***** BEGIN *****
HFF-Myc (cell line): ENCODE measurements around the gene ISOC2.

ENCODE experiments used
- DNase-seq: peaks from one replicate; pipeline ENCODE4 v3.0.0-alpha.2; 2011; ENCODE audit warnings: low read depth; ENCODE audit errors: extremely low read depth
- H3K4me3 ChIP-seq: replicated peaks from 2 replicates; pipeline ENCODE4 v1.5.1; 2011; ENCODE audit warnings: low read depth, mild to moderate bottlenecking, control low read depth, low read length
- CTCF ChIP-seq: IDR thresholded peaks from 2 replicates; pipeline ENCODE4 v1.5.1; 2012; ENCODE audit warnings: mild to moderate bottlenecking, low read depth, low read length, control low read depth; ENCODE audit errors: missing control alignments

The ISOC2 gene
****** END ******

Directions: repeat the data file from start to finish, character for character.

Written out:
HFF-Myc (cell line): ENCODE measurements around the gene ISOC2.

ENCODE experiments used
- DNase-seq: peaks from one replicate; pipeline ENCODE4 v3.0.0-alpha.2; 2011; ENCODE audit warnings: low read depth; ENCODE audit errors: extremely low read depth
- H3K4me3 ChIP-seq: replicated peaks from 2 replicates; pipeline ENCODE4 v1.5.1; 2011; ENCODE audit warnings: low read depth, mild to moderate bottlenecking, control low read depth, low read length
- CTCF ChIP-seq: IDR thresholded peaks from 2 replicates; pipeline ENCODE4 v1.5.1; 2012; ENCODE audit warnings: mild to moderate bottlenecking, low read depth, low read length, control low read depth; ENCODE audit errors: missing control alignments

The ISOC2 gene